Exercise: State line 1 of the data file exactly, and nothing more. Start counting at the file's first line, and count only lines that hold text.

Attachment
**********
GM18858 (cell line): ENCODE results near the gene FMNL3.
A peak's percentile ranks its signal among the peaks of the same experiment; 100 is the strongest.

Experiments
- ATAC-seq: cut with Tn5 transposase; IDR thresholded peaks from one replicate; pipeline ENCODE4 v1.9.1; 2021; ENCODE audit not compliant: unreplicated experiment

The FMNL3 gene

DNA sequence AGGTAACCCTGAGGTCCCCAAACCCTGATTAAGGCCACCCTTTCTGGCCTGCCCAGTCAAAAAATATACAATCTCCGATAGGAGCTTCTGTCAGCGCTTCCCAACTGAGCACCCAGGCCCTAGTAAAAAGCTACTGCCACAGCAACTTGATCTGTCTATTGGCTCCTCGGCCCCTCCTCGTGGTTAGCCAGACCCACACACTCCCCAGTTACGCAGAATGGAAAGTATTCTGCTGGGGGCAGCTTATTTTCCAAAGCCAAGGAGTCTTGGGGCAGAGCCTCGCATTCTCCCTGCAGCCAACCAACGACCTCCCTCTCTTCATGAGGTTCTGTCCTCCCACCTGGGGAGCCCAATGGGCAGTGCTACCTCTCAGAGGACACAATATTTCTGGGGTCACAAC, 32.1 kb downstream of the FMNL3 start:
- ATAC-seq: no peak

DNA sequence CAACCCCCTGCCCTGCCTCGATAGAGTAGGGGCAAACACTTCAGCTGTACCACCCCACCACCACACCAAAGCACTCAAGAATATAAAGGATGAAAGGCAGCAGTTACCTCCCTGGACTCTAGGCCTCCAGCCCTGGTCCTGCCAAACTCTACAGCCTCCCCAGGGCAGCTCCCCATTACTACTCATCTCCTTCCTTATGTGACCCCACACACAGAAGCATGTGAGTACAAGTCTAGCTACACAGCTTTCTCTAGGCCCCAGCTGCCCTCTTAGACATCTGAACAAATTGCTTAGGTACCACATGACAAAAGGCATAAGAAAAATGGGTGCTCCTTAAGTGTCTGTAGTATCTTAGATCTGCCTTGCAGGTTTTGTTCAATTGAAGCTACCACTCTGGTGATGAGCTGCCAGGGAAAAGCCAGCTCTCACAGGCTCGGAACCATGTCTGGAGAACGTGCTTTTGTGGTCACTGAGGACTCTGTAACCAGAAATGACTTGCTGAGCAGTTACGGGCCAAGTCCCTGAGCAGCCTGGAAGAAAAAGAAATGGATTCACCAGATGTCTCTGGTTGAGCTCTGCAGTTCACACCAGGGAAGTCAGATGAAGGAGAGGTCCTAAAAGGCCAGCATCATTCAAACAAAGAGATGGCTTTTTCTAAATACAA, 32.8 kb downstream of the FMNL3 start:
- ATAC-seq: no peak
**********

GM18858 (cell line): ENCODE results near the gene FMNL3.